This much is clear: Obamacare has already put a major dent in the nation's uninsured rate. By just how much is less clear, and a couple of new government surveys out this morning could make the situation seem a bit more confusing.
Potentially making things a bit more confusing: the Census earlier in the year announced a change to how it asks about health insurance coverage in the Current Population Survey. The agency says the new questions will more accurately reflect insurance status, but it could make it difficult to compare uninsured rates between 2012 and 2013. The Census said the switch will provide a more reliable reading for the change in health insurance coverage between 2013 and 2014, the first year of the ACA's coverage expansion.
And the Census on Tuesday also released results from the American Community Survey — a separate measure of the uninsured rate — which found a .2 percentage point decline in the rate of people who did not have health insurance between 2012 and 2013.
The Census numbers came out on the same day a separate government survey measured the drop in the uninsured rate in the first quarter of 2014, when Obamacare took effect. The percentage of uninsured adults fell from 20.4 percent to 18.4 percent — or about 41 million adults — in the first three months of 2014, according to the National Health Interview Survey conducted by the Centers for Disease Control and Prevention.
The largest decrease in the uninsured rate was recorded among young adults age 19-25, from 19.8 percent in 2013 to 14.9 percent in first quarter of 2014, according to the CDC survey. States that opted for the ACA’s voluntary Medicaid expansion saw their adult uninsured rate drop 18.4 percent in 2013 to 15.7 percent in the first quarter of 2014, while those that hadn’t expanded as of last October saw “no corresponding significant decrease,” the CDC survey found.
However, that survey of nearly 28,000 people doesn’t capture the full impact of the ACA because it doesn’t account for the late surge of signups during the enrollment period. Health insurance for those people who signed up close to the enrollment deadline wouldn’t have started until April at the earliest, which was after this survey period.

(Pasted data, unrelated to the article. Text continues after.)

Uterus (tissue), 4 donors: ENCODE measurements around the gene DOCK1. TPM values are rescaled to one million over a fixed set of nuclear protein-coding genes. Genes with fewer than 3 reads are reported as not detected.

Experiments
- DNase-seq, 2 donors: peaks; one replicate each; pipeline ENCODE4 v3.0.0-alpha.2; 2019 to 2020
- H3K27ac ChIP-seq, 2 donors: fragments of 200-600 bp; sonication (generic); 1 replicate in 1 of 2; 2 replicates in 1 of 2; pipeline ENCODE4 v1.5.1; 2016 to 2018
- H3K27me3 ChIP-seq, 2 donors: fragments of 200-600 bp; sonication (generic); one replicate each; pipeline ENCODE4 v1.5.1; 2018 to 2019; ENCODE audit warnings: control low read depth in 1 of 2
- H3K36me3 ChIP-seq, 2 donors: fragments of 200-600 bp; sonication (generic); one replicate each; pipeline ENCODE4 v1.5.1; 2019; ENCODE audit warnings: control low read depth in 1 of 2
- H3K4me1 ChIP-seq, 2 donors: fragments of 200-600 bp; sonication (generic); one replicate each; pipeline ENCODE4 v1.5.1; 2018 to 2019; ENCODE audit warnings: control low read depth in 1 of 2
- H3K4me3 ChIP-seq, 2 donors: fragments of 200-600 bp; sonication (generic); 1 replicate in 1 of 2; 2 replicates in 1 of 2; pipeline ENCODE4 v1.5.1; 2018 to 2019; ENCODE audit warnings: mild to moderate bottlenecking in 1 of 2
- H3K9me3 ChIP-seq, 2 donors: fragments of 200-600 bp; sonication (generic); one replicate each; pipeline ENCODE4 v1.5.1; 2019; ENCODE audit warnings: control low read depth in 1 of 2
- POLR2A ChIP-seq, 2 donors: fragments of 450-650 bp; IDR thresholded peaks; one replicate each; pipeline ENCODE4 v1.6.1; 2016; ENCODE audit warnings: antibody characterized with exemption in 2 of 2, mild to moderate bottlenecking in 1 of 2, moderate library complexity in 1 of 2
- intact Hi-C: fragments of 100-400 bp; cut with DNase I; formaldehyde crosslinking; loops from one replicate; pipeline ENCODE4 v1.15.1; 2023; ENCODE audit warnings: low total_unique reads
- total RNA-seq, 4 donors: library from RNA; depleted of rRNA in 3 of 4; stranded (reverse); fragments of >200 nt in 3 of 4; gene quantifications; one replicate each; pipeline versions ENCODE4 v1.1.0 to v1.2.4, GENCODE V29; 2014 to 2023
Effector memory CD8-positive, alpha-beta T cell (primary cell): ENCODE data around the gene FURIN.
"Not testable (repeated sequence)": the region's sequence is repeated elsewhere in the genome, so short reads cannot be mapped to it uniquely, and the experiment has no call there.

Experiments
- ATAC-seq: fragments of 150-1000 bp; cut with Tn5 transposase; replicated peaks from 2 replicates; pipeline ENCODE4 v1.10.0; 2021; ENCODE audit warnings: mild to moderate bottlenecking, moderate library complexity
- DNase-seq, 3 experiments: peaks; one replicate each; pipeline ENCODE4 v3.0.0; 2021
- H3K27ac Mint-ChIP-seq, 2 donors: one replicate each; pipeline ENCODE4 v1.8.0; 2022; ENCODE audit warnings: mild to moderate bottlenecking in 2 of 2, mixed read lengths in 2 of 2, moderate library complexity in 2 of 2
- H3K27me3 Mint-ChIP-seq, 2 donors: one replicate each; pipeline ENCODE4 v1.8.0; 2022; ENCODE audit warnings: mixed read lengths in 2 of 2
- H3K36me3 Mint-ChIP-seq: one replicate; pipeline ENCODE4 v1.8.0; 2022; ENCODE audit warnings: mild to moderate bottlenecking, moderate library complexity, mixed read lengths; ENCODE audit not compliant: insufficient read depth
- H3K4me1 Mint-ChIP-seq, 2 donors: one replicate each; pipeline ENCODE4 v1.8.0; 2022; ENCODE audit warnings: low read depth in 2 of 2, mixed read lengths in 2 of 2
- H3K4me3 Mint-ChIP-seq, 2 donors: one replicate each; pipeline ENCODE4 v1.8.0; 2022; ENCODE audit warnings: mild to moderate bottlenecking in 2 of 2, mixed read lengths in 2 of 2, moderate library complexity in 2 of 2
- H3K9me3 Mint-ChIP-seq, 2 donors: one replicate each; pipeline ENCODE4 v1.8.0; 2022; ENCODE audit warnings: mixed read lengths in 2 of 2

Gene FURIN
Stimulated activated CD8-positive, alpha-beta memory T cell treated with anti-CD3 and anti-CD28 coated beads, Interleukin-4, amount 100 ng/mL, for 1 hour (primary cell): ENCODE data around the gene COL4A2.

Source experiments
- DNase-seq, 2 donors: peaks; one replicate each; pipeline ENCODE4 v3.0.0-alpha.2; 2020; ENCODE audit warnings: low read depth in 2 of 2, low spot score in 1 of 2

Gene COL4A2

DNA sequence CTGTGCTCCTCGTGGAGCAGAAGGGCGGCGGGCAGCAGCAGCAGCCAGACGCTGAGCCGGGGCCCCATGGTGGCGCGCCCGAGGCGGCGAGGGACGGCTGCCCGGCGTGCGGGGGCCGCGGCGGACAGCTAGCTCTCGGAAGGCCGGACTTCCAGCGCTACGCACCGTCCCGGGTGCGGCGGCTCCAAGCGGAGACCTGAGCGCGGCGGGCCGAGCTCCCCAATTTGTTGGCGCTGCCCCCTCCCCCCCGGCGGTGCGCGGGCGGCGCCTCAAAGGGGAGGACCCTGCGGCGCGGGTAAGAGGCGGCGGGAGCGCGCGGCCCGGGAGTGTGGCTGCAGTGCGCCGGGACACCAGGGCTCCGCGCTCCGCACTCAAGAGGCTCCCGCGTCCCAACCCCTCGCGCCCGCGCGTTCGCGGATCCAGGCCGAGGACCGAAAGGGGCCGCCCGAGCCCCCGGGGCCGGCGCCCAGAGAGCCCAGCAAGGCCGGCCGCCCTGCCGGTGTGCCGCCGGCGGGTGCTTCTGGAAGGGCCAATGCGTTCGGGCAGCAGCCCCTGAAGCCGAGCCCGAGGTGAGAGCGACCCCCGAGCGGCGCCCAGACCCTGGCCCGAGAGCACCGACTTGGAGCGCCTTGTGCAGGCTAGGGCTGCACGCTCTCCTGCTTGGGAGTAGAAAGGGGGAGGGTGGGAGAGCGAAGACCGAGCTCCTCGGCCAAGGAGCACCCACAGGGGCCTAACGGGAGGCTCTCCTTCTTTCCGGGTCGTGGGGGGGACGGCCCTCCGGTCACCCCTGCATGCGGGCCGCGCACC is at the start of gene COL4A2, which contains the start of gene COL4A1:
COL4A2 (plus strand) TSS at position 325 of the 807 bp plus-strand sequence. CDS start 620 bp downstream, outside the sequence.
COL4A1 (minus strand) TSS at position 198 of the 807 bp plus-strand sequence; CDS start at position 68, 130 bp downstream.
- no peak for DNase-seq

Other private surveys using more current data have found larger dips in the uninsured rate since the start of the year. Gallup, for instance, found the adult uninsured rate dropped from 17.1 percent in the fourth quarter of 2013 to 13.4 percent in the second quarter this year, which was the lowest level since Gallup started measuring the uninsured rate in 2008. The Urban Institute's Health Reform Monitoring Survey has found a similar drop.
The new surveys Tuesday also come out a day after the Obama administration announced that 115,000 immigrants who purchased insurance through federal exchanges will lose their coverage by the end of this month for failing to provide documentation of their citizenship or immigration status. Another 360,000 customers risk losing part or all of their premium subsidies after September if they don't provide updated income information to the federal government. Monday's news is reminder that the coverage landscape in 2014 is still changing.
The federal surveys from the CDC and the Census are larger and more sophisticated than the private surveys — but they're also slower to report. As the Kaiser Family Foundation explains, it's probably going to take well into next year to fully understand the ACA's first year.